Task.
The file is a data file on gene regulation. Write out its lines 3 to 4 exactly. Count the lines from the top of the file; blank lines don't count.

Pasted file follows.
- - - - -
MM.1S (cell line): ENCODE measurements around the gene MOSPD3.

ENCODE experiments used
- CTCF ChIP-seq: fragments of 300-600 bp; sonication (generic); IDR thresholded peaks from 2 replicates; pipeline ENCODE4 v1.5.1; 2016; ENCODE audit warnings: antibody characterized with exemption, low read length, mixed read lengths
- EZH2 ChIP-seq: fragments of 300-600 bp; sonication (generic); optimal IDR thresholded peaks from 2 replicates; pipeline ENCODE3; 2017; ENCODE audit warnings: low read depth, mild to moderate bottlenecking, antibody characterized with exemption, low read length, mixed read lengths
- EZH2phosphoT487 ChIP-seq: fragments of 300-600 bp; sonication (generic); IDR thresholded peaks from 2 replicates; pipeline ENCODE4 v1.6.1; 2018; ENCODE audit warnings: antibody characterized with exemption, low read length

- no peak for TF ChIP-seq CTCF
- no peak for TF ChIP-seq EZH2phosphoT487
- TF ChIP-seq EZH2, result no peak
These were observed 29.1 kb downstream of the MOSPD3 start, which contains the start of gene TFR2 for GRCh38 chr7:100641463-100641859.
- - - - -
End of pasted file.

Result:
- CTCF ChIP-seq: fragments of 300-600 bp; sonication (generic); IDR thresholded peaks from 2 replicates; pipeline ENCODE4 v1.5.1; 2016; ENCODE audit warnings: antibody characterized with exemption, low read length, mixed read lengths
- EZH2 ChIP-seq: fragments of 300-600 bp; sonication (generic); optimal IDR thresholded peaks from 2 replicates; pipeline ENCODE3; 2017; ENCODE audit warnings: low read depth, mild to moderate bottlenecking, antibody characterized with exemption, low read length, mixed read lengths